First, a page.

FX Trading focus: Waiting for the next FX catalyst when historic moves in yields see little more than a polite nod.
Yesterday’s weak flash June PMIs from the Eurozone and the US triggered a massive rally in bonds. By later in the day, the German 2-year Schatz yield had fallen the most in a single day (25 basis points) since the day after Bear Stearns was sold to JP Morgan – so the most in 14 years. And back then, the German 2-year was over 300 basis points versus just over 100 bps before yesterday’s rally in safe haven bonds on the weak data. US yields were also marked sharply lower, with the 10-year event trading all the way to 3.00%, but that move has been chopped in half from yesterday’s lows.
Given the recent focus on the immovable Bank of Japan policy that caps Japan’s yields for 10 years and shorter, one would have expected a historic rally in EU bonds and chunky rally in US treasuries to support a fairly solid rally in the JPY on the reduction of pressure on EU-Japan and US-Japan yield spreads. The JPY did rally, but the scale of the rally was distinctly underwhelming in light of the underlying spread adjustment. This lack of reactivity is remarkable and has me reserving judgment on the potential for a more significant JPY rally here, even if I’m happy to revisit JPY upside potential if USDJPY droops through the 134-133.50 zone.
As I discuss in what has moved the remarkable USDCAD chart over the last month, I suspect FX traders are caught in the crossfire of narratives that is keeping us rather bottled up in the ranges for most USD pairs. On the one hand, the profound reversal in Fed expectations out the curve is quite USD bearish, but on the other, if we are headed for a weaker global economy on still-tightening financial conditions, the USD could yet prove a safe haven until the Fed is not only marked to hike less, but to actually actively ease policy. Far too early for the latter. Next week will prove interesting, with the next round of data, including the June ISM’s from the US, and whether these corroborate the private initial June PMI’s from this week. As well, we’ll get a look at the May PCE indicator, even if markets are looking more at commodity prices, especially energy, as a forward inflation indicator.
Chart: USDCAD over the last month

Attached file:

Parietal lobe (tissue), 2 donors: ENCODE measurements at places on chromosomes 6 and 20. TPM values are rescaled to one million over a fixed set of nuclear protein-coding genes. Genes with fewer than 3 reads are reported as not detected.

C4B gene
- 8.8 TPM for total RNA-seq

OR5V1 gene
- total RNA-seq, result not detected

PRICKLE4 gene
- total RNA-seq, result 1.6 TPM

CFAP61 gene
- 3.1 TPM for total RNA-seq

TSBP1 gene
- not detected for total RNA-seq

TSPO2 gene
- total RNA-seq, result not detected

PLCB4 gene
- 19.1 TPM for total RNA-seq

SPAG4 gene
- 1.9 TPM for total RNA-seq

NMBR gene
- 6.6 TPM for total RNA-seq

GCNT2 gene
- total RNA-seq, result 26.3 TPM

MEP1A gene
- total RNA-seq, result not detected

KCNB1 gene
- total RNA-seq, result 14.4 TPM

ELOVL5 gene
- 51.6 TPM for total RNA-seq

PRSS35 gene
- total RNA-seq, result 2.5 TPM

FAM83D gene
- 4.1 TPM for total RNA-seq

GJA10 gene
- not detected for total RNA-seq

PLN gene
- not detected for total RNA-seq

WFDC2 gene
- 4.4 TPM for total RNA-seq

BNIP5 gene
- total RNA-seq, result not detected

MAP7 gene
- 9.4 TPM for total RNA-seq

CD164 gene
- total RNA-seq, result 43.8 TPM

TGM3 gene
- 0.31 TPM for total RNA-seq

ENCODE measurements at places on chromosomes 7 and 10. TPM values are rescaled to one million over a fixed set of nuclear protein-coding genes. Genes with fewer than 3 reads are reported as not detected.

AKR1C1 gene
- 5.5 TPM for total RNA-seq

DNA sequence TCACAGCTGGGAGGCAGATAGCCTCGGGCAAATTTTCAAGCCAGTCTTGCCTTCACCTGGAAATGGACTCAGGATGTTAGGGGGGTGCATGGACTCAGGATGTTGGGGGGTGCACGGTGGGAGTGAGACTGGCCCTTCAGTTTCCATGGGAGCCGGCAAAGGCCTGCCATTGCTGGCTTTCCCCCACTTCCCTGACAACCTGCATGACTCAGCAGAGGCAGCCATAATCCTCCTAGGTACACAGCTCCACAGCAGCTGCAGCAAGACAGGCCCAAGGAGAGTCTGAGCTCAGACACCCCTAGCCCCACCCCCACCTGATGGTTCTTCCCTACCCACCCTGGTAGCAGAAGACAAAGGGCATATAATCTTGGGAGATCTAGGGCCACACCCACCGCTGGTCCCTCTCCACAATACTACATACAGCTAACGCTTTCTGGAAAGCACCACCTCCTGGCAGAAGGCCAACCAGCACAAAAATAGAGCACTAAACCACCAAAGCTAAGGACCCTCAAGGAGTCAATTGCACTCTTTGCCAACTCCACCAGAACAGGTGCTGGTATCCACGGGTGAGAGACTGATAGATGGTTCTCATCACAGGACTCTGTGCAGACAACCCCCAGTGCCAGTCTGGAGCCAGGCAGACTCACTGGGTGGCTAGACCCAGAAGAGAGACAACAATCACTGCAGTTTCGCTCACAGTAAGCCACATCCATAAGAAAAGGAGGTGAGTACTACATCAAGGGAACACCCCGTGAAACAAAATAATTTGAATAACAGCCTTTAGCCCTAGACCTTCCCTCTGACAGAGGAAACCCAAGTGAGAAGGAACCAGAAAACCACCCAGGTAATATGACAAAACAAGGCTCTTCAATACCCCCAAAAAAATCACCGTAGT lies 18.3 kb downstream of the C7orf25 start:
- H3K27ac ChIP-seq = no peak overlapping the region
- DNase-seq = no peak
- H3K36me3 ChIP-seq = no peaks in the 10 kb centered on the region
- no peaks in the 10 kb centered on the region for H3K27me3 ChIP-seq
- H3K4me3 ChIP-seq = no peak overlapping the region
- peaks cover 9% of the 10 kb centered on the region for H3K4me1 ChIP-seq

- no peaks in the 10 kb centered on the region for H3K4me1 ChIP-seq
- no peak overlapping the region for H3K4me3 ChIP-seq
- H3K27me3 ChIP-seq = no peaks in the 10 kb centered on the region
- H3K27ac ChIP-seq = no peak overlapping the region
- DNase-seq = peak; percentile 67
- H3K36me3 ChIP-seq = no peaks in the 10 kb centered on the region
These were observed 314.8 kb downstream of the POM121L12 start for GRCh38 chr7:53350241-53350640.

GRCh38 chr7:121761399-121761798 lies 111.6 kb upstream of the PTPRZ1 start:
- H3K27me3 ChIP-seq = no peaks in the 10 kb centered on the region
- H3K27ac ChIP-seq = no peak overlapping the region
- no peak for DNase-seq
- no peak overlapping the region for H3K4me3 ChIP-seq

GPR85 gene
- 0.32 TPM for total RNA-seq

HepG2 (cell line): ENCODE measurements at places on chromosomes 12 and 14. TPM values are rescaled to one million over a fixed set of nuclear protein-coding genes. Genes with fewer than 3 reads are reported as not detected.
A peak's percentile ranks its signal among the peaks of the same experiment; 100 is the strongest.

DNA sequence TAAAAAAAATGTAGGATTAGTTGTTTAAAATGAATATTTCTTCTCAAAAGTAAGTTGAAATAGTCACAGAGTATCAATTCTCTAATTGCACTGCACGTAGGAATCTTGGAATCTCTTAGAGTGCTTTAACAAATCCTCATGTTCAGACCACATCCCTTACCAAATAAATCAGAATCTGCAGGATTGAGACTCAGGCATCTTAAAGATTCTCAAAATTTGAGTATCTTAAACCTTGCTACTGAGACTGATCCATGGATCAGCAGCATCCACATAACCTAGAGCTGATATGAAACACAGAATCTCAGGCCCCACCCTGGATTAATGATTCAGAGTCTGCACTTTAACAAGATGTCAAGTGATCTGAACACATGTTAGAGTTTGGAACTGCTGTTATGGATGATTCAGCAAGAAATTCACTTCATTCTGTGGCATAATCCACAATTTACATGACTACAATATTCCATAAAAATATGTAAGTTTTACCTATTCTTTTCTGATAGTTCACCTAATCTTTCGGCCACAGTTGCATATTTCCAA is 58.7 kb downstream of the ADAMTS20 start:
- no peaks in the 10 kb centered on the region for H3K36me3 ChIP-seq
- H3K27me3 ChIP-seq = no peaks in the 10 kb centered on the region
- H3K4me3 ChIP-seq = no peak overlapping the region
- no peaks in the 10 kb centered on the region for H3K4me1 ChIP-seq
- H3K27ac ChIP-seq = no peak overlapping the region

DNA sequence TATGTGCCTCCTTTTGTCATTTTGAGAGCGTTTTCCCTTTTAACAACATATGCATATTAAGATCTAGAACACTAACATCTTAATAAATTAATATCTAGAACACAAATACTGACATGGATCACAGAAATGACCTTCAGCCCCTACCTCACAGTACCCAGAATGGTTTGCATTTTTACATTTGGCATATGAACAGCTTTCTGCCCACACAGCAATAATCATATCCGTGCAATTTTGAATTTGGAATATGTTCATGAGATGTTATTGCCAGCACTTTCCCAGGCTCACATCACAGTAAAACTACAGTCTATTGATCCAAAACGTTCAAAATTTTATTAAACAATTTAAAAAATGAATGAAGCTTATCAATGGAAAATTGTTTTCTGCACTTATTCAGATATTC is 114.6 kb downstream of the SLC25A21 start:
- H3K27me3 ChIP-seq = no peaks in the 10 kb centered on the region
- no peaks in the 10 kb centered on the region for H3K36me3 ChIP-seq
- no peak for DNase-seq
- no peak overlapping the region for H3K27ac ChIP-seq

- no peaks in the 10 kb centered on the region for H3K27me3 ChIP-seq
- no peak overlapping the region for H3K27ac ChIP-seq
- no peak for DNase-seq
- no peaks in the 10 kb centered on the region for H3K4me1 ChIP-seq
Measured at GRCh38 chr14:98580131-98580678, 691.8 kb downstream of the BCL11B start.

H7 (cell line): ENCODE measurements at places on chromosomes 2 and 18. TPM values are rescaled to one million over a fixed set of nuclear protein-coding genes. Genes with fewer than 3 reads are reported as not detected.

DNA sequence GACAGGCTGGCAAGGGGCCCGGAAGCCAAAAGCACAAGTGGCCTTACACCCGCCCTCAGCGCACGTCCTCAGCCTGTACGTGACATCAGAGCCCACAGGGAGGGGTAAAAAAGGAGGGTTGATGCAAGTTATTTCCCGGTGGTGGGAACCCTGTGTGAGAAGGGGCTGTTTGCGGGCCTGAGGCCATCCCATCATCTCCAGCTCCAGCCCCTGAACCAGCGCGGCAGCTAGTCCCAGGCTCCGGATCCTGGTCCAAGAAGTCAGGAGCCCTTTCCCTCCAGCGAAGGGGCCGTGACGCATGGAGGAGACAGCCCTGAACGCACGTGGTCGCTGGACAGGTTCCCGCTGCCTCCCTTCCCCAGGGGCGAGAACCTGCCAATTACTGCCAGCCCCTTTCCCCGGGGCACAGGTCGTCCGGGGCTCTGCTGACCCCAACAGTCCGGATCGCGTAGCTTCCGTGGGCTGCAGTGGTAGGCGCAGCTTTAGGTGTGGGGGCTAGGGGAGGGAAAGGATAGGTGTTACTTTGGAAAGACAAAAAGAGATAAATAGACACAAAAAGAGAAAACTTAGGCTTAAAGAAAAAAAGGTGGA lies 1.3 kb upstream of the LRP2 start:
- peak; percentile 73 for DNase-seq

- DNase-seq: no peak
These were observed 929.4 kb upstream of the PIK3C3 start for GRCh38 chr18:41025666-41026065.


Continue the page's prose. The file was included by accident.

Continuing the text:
From late May through early June, the USDCAD pair broke down through key support and the 200-day moving average on the persistent rise in crude oil and as US equities had rebounded sharply from the lows of May. CAD was the strongest G10 currency for much of this period. Then, things suddenly turned south for CAD and USDCAD launched a sharp rally higher from nearly 1.2520 to 1.3000 when global stocks suffered an ugly rout from June 9-11, accelerated by the US May CPI release on June 10 that send US and global yields soaring in anticipation of a tighter Fed and the WSJ tip-off that the June 15 FOMC meeting would deliver 75 basis point hike. USDCAD peaked (and risk sentiment bottomed) on June 17, two days after the FOMC. Since then, the WTI crude oil benchmark has backed off from highs well north of 120 dollars per barrel to as low as 101.50 before rebound to about 106 as of this writing. That is extremely CAD negative, and yet USDCAD has traded in a tight range over the last week because off-setting that is the USD-negative sudden mark-down in Fed hiking expectations accelerated yesterday by weak flash June PMI data that mimicked the weak EU flash June PMI data. The market has marked the peak rate from the Fed by around 50 basis points and pulled the anticipated peak in the policy rate into very early next year. So what is to drive USDCAD from here? As long as yields continue falling and risk sentiment prefers to celebrate that fact rather than fact that this is an expression of the fear of recession, the pressure for the USD to rise fades. But if the next batches of economic data show that the Fed can’t back down any time soon due to persistent inflation readings from services inflation, rising rents and/or a still-tight jobs market, the USD could yet rise on a re-adjustment back higher of Fed tightening anticipation. On the other hand, if risk sentiment begins to falter on recession concerns, the US dollar may trade higher as a safe-haven. Technically, the comeback of the last couple of weeks is remarkable and trend-followers will look for a solid fall of the very well-defined 1.3000 area to indicate and next leg higher toward 1.3500. The tactical situation to the downside is rather more uncertain due to the huge swings in both directions within the range in recent weeks.